Take this inquest report, which I found in The Times newspaper of 21 January, 1837. It is a tragic tale of a trader with connections among the highest in the land who fell on times. How, we shall never know, for he took his secret to a pauper's grave. The narrative style of the report cannot disguise the awful facts. Here was a man who, at the height of the Industrial Revolution, starved to death in Strood.

The inquest, by Rochester coroner Mr Patten, was held in the boardroom of the North Aylesford Union workhouse, Strood. The dead man was Thomas Burton, said to be aged about 65.

First to give evidence was Charles Dean, watchman for the parish of Strood. “On Sunday night last, about half-past 11 o'clock, I was told by a coachman of one of the Dover coaches that a person was lying in the road, and was in danger being run over,” he said.

“I went up Strood Hill and met [Burton] coming down. He staggered in his walk, and I thought he was intoxicated. I led him part of the way down the hill. I asked turn where he was going; he said, to Strood; he had come from Cobham.”

THOMAS BURTON WAS FIRST TAKEN TO THE BULL'S HEAD

The watchman then left him, but later found Burton lying in the road again, so he and a colleague took him to the stables of the nearby "Bull's Head," where they made him warm in the straw.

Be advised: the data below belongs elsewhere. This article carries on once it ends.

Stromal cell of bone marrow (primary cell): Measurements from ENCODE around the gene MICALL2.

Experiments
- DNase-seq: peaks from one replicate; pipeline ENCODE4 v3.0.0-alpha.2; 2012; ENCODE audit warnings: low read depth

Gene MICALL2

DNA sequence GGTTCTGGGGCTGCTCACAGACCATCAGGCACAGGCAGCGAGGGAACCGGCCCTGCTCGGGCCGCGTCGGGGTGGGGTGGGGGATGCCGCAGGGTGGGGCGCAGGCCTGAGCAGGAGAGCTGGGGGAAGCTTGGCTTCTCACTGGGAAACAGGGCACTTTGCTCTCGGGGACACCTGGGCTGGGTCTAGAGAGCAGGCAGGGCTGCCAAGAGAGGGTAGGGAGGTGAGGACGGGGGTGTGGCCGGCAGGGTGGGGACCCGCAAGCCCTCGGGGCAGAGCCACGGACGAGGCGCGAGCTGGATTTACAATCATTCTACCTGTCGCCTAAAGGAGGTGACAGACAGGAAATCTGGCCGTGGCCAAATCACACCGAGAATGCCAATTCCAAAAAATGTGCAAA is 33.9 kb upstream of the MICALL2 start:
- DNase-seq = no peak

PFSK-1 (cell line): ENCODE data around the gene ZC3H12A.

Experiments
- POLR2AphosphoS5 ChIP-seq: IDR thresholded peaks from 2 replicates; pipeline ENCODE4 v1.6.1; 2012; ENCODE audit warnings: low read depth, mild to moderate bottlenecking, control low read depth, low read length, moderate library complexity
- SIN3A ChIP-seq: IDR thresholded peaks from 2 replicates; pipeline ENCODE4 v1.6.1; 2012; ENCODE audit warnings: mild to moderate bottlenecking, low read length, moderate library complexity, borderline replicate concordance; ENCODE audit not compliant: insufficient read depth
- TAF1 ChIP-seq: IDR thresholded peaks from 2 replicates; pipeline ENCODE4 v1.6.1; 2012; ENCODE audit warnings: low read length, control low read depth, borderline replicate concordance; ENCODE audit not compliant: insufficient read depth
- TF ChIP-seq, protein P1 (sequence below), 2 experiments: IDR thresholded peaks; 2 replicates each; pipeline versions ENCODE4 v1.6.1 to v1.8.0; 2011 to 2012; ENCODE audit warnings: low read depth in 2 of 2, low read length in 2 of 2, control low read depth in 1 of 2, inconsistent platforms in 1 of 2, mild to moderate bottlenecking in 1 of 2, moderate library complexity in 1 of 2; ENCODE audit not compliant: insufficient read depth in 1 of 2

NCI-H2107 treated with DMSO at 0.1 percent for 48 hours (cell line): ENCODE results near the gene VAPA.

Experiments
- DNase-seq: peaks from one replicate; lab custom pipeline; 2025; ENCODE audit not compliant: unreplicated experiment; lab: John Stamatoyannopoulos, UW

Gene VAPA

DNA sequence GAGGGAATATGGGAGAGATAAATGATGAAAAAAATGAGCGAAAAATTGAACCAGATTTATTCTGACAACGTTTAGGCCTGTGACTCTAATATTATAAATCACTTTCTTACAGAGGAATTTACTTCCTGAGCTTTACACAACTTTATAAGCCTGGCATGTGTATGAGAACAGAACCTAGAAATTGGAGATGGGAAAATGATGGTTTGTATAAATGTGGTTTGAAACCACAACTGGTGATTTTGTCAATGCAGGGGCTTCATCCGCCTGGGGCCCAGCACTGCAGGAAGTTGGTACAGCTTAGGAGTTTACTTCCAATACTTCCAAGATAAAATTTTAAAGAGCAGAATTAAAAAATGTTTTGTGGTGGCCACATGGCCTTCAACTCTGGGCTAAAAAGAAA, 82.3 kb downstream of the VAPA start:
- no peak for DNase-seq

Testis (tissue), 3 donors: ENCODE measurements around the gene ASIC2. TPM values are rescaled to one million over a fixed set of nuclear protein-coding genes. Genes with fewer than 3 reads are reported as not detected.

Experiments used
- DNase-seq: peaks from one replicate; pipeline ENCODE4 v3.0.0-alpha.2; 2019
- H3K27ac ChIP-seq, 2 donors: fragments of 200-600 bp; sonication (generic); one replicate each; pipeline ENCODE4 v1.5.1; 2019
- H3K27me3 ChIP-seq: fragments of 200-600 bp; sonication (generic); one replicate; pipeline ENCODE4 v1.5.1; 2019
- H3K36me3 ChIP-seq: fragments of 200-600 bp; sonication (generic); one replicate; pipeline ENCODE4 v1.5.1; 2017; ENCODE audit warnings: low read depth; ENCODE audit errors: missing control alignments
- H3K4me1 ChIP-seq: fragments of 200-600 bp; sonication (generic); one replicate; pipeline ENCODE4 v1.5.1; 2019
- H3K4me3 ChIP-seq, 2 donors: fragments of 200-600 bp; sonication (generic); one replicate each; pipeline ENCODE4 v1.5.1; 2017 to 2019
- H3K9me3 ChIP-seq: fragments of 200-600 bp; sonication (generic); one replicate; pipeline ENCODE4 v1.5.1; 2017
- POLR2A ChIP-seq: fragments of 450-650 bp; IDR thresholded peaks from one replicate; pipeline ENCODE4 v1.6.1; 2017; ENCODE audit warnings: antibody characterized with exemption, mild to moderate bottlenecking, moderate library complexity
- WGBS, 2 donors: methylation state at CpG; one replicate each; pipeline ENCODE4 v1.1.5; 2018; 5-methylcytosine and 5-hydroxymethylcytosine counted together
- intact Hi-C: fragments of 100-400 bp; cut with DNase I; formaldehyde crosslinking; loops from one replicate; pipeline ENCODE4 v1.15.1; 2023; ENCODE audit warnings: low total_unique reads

Burton's condition, however, was deteriorating and James Vine, relieving officer of the union workhouse, was called. At first, Vine said, he thought Burton was drunk, but soon changed his mind. This man was terribly ill and he agreed to move him into the workhouse.

A medical man also attended. Robert Rogers — his role is unclear, but he appears to have been a doctor's assistant — told the inquest: “I gave directions that he was to be put into a warm bed, and to have a pint of strong beef tea, and a tablespoonful of brandy every two hours, and not to be put into a warm bath, or anything done which was likely to exhaust him.”

Vine added: “I rang up … and procured the workhouse chair.” (In these pre-telephone days, Vine must have meant that he rang a bell and issued orders). “He was then removed to the workhouse, where every attention was paid to him.”